Thirty-two-year-old Harin Agustin poses for a portrait holding a photo of his older brother, Eugenio Danilo Agustin, in front of his West Palm Beach, Fla., home on Wednesday, August 16, 2017. On Monday, Eugenio and two other men were taken into custody by Border Patrol agents near the intersection of 44th Street and Broadway Avenue. (Andres Leiva / The Palm Beach Post)
West Palm Beach - For the past two years, Eugenio Augustin Guzaro stood curbside on 44th Street and Broadway in West Palm Beach and waited to secure work as a day laborer.
That routine ended Monday afternoon when Augustin Guzaro, 44, and two unidentified men were taken into custody on that same street corner by U.S. Border Patrol agents.
A border patrol spokesman confirmed that one of the men was arrested for presenting fraudulent identification and said the other two men would be detained pending a hearing before an immigration judge, but declined to provide further details.
“Due to privacy concerns, we can’t discuss individual cases,” said Joseph Marriott, public information officer for U.S. Border Patrol’s Miami sector.
A video taken by a witness hiding behind bushes show law enforcement agents searching a man and going through his bag before placing him unhandcuffed in a border patrol vehicle.
Harin Augustin said his brother is being held at the Krome detention center in Miami and is awaiting a court date with an immigration judge. The Augustins live together in West Palm Beach. Eugenio supports his wife and 18-year-old daughter in Guatemala, Harin said.
“This is horrible,” Harin said. “My brother is not a drug dealer or a criminal. He’s a hard worker.”
Aileen Josephs, an immigration attorney and advocate in West Palm Beach, said she was concerned about the men’s detention because it appeared to come absent of other criminal charges. A records check of individuals recently arrested in Palm Beach County on immigration-related charges shows most were apprehended initially on unconnected local charges.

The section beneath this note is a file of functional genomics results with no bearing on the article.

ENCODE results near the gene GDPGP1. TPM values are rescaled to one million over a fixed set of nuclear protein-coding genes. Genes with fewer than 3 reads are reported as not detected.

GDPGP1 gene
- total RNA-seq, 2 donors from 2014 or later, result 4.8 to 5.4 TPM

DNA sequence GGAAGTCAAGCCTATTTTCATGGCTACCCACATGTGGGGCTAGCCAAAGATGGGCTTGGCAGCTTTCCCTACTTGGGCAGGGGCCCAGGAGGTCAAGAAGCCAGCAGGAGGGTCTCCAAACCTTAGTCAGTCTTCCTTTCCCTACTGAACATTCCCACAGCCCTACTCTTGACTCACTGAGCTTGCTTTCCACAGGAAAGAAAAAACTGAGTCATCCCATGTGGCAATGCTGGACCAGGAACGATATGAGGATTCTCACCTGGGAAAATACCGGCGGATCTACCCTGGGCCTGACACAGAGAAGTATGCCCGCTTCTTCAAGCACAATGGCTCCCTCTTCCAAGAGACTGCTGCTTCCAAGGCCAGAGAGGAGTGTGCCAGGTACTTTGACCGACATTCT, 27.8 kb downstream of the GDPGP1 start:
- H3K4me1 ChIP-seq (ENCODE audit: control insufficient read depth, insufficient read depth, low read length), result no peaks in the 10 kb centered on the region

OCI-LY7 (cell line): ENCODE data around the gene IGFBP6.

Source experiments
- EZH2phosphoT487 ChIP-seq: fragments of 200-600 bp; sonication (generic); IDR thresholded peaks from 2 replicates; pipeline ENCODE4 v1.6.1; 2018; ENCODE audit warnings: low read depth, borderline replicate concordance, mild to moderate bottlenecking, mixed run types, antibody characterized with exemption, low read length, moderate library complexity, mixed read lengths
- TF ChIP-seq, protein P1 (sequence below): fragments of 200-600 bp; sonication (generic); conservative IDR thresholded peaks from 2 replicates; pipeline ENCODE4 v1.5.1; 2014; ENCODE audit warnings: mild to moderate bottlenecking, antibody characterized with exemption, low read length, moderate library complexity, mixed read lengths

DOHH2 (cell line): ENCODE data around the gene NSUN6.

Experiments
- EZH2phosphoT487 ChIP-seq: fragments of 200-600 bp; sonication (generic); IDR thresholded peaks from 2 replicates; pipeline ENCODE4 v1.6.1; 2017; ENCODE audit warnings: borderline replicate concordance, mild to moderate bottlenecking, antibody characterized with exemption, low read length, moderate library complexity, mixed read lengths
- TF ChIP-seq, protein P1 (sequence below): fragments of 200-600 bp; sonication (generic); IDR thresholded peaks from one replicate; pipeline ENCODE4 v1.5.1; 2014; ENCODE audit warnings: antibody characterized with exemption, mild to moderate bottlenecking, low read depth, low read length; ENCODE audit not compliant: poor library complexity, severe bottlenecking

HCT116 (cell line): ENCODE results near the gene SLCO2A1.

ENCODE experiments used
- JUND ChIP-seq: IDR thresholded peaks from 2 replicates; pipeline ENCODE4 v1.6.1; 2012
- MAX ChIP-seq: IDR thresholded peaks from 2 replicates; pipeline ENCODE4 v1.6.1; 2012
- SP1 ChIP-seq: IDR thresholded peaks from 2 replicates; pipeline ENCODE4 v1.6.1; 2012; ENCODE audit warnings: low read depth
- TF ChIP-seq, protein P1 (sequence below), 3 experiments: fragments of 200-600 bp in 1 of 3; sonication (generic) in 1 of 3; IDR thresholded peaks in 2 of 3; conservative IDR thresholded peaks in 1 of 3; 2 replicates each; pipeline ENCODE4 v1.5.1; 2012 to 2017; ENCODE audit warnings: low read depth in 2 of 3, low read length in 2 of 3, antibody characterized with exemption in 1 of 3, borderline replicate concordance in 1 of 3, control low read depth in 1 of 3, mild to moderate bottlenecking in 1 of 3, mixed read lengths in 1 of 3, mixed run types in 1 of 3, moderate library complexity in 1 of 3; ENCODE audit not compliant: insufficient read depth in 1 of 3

Josephs said the men arrested Monday may have been racially profiled by the border agents.
“The question is, why did they ask them for documents?” Josephs said. “We don’t live in a communist country where you’re just standing in the street and border patrol can come and ask you for documents just because of the color of your skin.”
Josephs said that undocumented immigrants were targeted along the Broadway corridor during the first three years of the Obama Administration before the scrutiny leveled off.
But border patrol officials say they are within their rights to question individuals under the Immigration and Naturalization Act which authorizes any officer or agent without a warrant, “to interrogate any alien or person believed to be an alien as to his right to be or remain in the United States.”
The Trump Administration promised to go after illegal immigration, including those who have no black marks on their criminal record other than entering the U.S. without proper documentation.
Between Jan. 22 and April 29, ICE arrested 10,845 people whose lone crime was an immigration violation, according to the agency. That’s more than two times the 4,242 people arrested during the same time period in 2016 under Obama.
Further, of those arrested by ICE this year, nearly 75 percent had a criminal record compared to Obama’s final year in office when 92 percent of ICE arrestees were apprehended on non-related charges.
“I get asked a lot why we arrest somebody that’s not a criminal,” acting ICE director Thomas Homan told reporters earlier this year. “Those who do enter the country illegally, they do violate the law. That is a criminal act.”
Josephs acknowledges that border agents have the responsibility of enforcing the nation’s immigration laws, but said there are officers who “trample the U.S. Constitution” by profiling those only suspected of being undocumented.
The ACLU advises never to provide false documents or say you are a U.S. citizen if you are not, but adds that individuals are not required to answer agents’ questions or provide identification if they are approached on the street or in a public place.
“Ask if you are free to go,” according to the ACLU website. “If you are not free to go, you are under arrest and have the right to remain silent.”
Josephs said that is advice seldom heeded by the undocumented.
“They’re scared so they show them whatever documents they have,” Josephs said.→ read the document on PDF format